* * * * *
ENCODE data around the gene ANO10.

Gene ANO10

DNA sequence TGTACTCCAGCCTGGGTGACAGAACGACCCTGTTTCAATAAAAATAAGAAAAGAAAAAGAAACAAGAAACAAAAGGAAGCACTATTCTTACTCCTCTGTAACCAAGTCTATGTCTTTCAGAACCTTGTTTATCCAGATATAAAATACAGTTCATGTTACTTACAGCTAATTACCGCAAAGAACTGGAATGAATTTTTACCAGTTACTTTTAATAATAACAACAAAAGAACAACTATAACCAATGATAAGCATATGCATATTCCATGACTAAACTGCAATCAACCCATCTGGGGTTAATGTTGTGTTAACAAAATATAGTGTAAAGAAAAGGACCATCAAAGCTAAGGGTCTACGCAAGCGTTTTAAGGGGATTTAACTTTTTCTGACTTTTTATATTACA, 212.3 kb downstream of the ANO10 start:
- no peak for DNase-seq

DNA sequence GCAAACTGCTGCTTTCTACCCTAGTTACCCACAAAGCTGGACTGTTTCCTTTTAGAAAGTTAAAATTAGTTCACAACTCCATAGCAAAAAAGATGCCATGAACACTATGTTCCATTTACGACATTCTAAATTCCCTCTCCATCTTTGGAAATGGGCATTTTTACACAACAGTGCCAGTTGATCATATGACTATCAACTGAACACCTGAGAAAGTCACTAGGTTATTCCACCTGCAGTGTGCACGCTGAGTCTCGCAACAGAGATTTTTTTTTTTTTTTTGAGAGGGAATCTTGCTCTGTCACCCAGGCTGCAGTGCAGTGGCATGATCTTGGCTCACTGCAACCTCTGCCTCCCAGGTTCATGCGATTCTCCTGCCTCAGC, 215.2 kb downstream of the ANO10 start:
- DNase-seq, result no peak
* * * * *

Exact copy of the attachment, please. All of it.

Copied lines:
ENCODE data around the gene ANO10.

Gene ANO10

DNA sequence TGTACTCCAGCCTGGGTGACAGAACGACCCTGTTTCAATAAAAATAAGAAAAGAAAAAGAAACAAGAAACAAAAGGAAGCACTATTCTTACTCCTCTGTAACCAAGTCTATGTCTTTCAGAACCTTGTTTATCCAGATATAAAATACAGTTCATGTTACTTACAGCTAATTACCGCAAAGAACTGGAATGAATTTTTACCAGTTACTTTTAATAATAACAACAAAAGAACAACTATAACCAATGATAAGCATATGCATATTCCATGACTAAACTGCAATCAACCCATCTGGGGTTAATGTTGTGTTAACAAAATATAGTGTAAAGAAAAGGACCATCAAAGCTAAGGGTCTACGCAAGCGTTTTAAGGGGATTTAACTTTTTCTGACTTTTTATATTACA, 212.3 kb downstream of the ANO10 start:
- no peak for DNase-seq

DNA sequence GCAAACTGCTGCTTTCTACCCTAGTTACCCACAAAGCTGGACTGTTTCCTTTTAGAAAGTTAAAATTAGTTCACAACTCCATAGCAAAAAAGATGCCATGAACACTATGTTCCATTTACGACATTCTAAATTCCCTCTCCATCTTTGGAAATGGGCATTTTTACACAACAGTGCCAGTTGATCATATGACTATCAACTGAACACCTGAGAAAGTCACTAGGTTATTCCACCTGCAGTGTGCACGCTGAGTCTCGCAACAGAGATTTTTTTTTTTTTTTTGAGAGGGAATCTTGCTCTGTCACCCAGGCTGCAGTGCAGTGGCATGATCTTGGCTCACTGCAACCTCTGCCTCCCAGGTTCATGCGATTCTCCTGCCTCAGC, 215.2 kb downstream of the ANO10 start:
- DNase-seq, result no peak